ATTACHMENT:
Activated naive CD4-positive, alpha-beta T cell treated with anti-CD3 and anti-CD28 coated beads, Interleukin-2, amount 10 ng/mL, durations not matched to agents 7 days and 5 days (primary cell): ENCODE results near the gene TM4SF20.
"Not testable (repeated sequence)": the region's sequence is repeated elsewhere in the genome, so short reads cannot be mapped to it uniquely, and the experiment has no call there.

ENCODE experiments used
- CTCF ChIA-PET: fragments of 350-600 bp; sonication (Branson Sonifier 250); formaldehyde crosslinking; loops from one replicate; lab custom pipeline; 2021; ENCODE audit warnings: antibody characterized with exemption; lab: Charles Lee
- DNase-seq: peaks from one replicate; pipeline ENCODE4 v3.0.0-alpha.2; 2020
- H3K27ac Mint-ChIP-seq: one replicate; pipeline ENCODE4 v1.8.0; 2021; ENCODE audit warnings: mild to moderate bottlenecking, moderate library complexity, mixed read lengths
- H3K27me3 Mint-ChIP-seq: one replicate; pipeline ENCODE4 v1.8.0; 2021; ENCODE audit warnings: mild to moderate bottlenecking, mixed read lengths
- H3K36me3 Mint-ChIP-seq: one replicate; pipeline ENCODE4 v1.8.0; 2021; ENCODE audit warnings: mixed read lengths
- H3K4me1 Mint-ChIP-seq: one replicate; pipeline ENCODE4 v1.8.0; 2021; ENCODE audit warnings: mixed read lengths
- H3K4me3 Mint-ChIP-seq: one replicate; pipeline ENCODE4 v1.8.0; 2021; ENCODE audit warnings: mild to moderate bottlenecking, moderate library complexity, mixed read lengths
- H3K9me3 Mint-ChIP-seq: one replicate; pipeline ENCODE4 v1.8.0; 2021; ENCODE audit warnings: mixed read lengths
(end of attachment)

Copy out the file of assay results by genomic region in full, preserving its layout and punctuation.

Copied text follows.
Activated naive CD4-positive, alpha-beta T cell treated with anti-CD3 and anti-CD28 coated beads, Interleukin-2, amount 10 ng/mL, durations not matched to agents 7 days and 5 days (primary cell): ENCODE results near the gene TM4SF20.
"Not testable (repeated sequence)": the region's sequence is repeated elsewhere in the genome, so short reads cannot be mapped to it uniquely, and the experiment has no call there.

ENCODE experiments used
- CTCF ChIA-PET: fragments of 350-600 bp; sonication (Branson Sonifier 250); formaldehyde crosslinking; loops from one replicate; lab custom pipeline; 2021; ENCODE audit warnings: antibody characterized with exemption; lab: Charles Lee
- DNase-seq: peaks from one replicate; pipeline ENCODE4 v3.0.0-alpha.2; 2020
- H3K27ac Mint-ChIP-seq: one replicate; pipeline ENCODE4 v1.8.0; 2021; ENCODE audit warnings: mild to moderate bottlenecking, moderate library complexity, mixed read lengths
- H3K27me3 Mint-ChIP-seq: one replicate; pipeline ENCODE4 v1.8.0; 2021; ENCODE audit warnings: mild to moderate bottlenecking, mixed read lengths
- H3K36me3 Mint-ChIP-seq: one replicate; pipeline ENCODE4 v1.8.0; 2021; ENCODE audit warnings: mixed read lengths
- H3K4me1 Mint-ChIP-seq: one replicate; pipeline ENCODE4 v1.8.0; 2021; ENCODE audit warnings: mixed read lengths
- H3K4me3 Mint-ChIP-seq: one replicate; pipeline ENCODE4 v1.8.0; 2021; ENCODE audit warnings: mild to moderate bottlenecking, moderate library complexity, mixed read lengths
- H3K9me3 Mint-ChIP-seq: one replicate; pipeline ENCODE4 v1.8.0; 2021; ENCODE audit warnings: mixed read lengths